I did not watch the video, but my expectations remain untempered
I think that five factors may make it easier keep Julia evolving:
- language constructs like
@deprecate for phasing out old features/semantics,
- tooling like FemtoCleaner.jl that can make upgrading much less work,
- packaging a lot of the standard library functionality out of
- a more or less implicit social contract that you get a great language, but it is very much alive and keeps moving, with the implied benefits and costs; and the benefits are always so great that you keep upgrading,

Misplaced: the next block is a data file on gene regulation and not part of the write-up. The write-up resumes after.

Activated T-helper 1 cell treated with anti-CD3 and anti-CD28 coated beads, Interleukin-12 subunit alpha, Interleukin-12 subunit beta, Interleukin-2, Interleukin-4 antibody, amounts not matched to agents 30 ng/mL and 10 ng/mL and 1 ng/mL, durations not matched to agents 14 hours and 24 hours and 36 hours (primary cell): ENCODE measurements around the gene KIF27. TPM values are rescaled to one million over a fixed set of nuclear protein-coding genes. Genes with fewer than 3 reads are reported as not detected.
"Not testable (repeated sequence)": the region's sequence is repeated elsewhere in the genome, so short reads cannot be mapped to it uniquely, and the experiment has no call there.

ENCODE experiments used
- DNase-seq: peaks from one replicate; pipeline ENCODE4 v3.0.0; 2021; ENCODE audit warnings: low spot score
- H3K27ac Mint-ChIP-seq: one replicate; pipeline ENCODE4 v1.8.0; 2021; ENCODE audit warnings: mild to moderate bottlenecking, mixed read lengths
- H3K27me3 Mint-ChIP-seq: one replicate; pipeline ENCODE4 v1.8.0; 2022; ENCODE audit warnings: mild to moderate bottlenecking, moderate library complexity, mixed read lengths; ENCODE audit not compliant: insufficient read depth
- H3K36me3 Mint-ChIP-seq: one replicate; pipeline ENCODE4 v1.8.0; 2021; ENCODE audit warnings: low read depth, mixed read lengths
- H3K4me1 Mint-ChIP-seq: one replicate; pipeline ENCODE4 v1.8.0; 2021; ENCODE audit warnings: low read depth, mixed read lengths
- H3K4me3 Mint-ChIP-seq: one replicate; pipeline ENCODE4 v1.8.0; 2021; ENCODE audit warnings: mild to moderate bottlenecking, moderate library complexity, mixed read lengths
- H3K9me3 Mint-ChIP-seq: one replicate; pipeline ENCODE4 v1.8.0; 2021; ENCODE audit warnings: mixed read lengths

- zero or low-cost abstractions allow writing programs which are much easier to update.
Also, when you think about it, quite a few drastic changes already trickled through the language without a major problem (arraypocalypse, taking various transposes seriously, iteration protocol redesign, various iterations of broadcasting, the rise and fall of
Nullable, or just renaming the keyword for composite types to
struct. Any of these would have quickly generated an angry crowd of programmers with pitchforks in some languages, but the Julia community was mostly welcoming these as each was an improvement.